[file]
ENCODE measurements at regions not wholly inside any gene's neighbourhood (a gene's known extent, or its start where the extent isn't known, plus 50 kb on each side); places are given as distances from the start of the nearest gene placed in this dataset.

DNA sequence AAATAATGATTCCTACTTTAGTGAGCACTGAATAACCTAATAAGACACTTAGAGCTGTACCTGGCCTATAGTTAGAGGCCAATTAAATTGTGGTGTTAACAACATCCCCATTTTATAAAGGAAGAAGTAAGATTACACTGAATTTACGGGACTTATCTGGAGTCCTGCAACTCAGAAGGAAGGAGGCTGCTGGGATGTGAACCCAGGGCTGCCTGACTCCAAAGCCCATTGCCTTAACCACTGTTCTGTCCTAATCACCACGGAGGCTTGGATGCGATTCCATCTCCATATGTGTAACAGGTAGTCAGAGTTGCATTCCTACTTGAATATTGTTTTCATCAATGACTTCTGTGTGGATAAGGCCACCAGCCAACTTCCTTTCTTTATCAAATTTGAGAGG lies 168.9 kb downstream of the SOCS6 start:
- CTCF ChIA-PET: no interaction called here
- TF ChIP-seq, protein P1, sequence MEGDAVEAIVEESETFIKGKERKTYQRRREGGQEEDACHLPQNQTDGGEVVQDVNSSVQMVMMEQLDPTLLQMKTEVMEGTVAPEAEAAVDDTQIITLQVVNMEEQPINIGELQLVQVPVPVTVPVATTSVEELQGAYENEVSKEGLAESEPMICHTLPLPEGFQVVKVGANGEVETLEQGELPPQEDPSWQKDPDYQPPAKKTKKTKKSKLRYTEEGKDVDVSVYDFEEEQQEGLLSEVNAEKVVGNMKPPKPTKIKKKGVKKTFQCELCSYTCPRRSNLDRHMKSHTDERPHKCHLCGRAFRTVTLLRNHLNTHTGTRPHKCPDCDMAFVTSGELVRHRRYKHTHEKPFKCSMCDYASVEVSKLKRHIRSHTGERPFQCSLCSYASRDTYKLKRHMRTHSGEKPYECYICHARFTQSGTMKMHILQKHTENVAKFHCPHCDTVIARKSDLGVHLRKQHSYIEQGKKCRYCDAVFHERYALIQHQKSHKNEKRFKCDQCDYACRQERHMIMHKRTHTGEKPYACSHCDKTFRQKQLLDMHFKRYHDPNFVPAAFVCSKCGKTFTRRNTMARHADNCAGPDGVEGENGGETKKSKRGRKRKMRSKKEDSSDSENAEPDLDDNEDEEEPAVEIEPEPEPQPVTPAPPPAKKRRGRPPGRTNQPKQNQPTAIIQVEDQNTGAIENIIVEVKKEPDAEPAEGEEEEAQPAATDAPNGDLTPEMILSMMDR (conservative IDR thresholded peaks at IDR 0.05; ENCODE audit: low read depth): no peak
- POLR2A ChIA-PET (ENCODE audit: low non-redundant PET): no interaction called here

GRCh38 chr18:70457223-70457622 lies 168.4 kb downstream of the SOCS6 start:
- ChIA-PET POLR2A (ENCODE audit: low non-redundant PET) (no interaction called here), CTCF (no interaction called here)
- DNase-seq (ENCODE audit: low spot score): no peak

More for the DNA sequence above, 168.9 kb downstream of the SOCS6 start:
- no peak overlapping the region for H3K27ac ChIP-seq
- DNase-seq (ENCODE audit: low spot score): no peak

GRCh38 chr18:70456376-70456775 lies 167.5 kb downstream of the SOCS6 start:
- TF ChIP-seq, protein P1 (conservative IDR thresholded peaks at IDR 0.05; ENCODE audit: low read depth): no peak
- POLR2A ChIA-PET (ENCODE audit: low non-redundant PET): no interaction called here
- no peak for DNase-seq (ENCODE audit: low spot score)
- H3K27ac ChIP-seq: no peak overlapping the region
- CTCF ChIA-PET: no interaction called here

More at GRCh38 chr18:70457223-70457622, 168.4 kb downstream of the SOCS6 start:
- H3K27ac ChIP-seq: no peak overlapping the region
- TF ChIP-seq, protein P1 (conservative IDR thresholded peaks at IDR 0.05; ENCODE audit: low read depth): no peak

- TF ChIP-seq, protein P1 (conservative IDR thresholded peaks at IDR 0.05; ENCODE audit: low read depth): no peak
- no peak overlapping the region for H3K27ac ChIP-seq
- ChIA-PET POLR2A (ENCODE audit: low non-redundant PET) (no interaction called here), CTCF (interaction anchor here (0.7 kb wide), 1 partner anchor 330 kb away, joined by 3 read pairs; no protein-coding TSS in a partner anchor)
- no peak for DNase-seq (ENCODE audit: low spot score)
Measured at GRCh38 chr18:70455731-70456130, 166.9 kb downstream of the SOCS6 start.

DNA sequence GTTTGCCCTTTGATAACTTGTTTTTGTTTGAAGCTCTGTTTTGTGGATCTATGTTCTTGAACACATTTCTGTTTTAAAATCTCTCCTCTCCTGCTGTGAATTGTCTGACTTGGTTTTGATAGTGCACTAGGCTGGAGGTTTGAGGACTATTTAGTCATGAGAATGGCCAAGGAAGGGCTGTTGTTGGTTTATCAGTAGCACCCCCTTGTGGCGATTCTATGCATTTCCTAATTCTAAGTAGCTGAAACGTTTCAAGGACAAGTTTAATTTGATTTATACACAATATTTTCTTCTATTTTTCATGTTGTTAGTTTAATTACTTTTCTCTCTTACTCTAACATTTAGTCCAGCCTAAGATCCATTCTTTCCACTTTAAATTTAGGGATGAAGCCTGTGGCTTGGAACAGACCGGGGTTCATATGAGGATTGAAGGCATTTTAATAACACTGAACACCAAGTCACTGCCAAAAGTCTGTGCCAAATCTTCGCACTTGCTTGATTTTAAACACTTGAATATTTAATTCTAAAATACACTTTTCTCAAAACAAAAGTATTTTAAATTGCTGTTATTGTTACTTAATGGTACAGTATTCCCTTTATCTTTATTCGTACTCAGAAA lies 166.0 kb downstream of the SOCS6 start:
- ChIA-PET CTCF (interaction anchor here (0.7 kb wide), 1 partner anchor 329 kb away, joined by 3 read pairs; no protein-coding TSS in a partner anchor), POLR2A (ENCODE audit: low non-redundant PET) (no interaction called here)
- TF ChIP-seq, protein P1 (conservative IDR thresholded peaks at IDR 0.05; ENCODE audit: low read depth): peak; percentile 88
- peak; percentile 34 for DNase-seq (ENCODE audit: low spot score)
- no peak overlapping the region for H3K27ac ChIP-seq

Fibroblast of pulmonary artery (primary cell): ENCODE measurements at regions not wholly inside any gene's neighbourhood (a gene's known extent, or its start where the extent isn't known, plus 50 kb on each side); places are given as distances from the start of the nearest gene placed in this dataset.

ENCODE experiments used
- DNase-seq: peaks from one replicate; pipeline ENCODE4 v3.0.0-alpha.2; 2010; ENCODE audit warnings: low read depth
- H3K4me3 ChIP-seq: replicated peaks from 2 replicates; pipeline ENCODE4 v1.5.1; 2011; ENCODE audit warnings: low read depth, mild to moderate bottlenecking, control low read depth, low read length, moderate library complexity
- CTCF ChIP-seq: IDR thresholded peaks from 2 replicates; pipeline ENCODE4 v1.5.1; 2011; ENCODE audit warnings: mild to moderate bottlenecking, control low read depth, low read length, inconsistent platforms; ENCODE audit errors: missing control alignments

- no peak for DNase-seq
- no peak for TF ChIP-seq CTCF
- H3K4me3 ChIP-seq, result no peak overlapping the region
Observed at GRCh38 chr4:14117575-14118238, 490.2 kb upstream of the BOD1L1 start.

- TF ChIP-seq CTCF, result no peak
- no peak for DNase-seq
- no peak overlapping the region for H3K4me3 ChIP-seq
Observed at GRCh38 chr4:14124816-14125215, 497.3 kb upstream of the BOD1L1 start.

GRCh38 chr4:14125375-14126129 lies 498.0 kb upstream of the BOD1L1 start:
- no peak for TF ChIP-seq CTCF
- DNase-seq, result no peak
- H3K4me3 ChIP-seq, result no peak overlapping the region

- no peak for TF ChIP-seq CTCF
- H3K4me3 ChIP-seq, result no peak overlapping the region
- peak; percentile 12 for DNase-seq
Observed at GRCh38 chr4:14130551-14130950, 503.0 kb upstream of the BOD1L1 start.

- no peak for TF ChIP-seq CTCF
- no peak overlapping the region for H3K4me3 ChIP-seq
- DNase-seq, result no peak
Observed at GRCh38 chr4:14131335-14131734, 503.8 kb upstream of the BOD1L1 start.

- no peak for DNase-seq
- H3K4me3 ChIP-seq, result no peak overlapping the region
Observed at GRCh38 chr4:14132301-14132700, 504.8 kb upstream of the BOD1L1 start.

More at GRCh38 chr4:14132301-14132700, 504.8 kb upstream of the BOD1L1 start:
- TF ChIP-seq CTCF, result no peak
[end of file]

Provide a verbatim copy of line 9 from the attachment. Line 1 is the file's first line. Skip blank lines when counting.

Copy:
More for the DNA sequence above, 168.9 kb downstream of the SOCS6 start: